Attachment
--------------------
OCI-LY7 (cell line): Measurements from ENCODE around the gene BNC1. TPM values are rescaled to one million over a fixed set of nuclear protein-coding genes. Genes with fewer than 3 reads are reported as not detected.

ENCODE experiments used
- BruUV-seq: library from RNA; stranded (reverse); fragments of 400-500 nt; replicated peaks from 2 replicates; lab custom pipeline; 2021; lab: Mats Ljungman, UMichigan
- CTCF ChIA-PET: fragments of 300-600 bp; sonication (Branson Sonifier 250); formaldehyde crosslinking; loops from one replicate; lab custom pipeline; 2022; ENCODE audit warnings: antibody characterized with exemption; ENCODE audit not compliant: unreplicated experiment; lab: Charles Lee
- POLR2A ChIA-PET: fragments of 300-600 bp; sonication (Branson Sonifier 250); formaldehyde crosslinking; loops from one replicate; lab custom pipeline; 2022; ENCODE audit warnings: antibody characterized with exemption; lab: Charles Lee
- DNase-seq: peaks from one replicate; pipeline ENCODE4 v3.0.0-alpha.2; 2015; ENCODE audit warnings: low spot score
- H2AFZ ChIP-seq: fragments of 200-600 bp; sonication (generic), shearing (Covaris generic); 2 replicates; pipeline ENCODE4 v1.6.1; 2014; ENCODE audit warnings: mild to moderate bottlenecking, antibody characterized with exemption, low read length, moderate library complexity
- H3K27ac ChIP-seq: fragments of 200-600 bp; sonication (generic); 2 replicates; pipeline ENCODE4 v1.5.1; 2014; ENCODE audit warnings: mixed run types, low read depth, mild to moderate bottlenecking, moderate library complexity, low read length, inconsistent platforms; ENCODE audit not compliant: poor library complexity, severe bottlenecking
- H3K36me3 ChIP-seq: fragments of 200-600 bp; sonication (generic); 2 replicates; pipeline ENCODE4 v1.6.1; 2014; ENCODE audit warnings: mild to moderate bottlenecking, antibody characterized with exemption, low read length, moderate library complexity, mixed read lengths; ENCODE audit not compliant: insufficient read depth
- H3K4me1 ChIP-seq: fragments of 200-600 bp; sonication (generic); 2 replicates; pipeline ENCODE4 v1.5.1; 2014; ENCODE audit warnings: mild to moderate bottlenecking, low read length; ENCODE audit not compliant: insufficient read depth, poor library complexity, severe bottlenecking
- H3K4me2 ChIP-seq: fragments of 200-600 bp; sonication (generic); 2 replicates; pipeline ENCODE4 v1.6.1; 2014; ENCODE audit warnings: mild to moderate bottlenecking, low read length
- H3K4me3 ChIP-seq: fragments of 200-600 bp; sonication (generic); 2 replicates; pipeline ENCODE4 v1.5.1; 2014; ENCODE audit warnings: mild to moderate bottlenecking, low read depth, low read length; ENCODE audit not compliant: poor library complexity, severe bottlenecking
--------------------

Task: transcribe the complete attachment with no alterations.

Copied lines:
OCI-LY7 (cell line): Measurements from ENCODE around the gene BNC1. TPM values are rescaled to one million over a fixed set of nuclear protein-coding genes. Genes with fewer than 3 reads are reported as not detected.

ENCODE experiments used
- BruUV-seq: library from RNA; stranded (reverse); fragments of 400-500 nt; replicated peaks from 2 replicates; lab custom pipeline; 2021; lab: Mats Ljungman, UMichigan
- CTCF ChIA-PET: fragments of 300-600 bp; sonication (Branson Sonifier 250); formaldehyde crosslinking; loops from one replicate; lab custom pipeline; 2022; ENCODE audit warnings: antibody characterized with exemption; ENCODE audit not compliant: unreplicated experiment; lab: Charles Lee
- POLR2A ChIA-PET: fragments of 300-600 bp; sonication (Branson Sonifier 250); formaldehyde crosslinking; loops from one replicate; lab custom pipeline; 2022; ENCODE audit warnings: antibody characterized with exemption; lab: Charles Lee
- DNase-seq: peaks from one replicate; pipeline ENCODE4 v3.0.0-alpha.2; 2015; ENCODE audit warnings: low spot score
- H2AFZ ChIP-seq: fragments of 200-600 bp; sonication (generic), shearing (Covaris generic); 2 replicates; pipeline ENCODE4 v1.6.1; 2014; ENCODE audit warnings: mild to moderate bottlenecking, antibody characterized with exemption, low read length, moderate library complexity
- H3K27ac ChIP-seq: fragments of 200-600 bp; sonication (generic); 2 replicates; pipeline ENCODE4 v1.5.1; 2014; ENCODE audit warnings: mixed run types, low read depth, mild to moderate bottlenecking, moderate library complexity, low read length, inconsistent platforms; ENCODE audit not compliant: poor library complexity, severe bottlenecking
- H3K36me3 ChIP-seq: fragments of 200-600 bp; sonication (generic); 2 replicates; pipeline ENCODE4 v1.6.1; 2014; ENCODE audit warnings: mild to moderate bottlenecking, antibody characterized with exemption, low read length, moderate library complexity, mixed read lengths; ENCODE audit not compliant: insufficient read depth
- H3K4me1 ChIP-seq: fragments of 200-600 bp; sonication (generic); 2 replicates; pipeline ENCODE4 v1.5.1; 2014; ENCODE audit warnings: mild to moderate bottlenecking, low read length; ENCODE audit not compliant: insufficient read depth, poor library complexity, severe bottlenecking
- H3K4me2 ChIP-seq: fragments of 200-600 bp; sonication (generic); 2 replicates; pipeline ENCODE4 v1.6.1; 2014; ENCODE audit warnings: mild to moderate bottlenecking, low read length
- H3K4me3 ChIP-seq: fragments of 200-600 bp; sonication (generic); 2 replicates; pipeline ENCODE4 v1.5.1; 2014; ENCODE audit warnings: mild to moderate bottlenecking, low read depth, low read length; ENCODE audit not compliant: poor library complexity, severe bottlenecking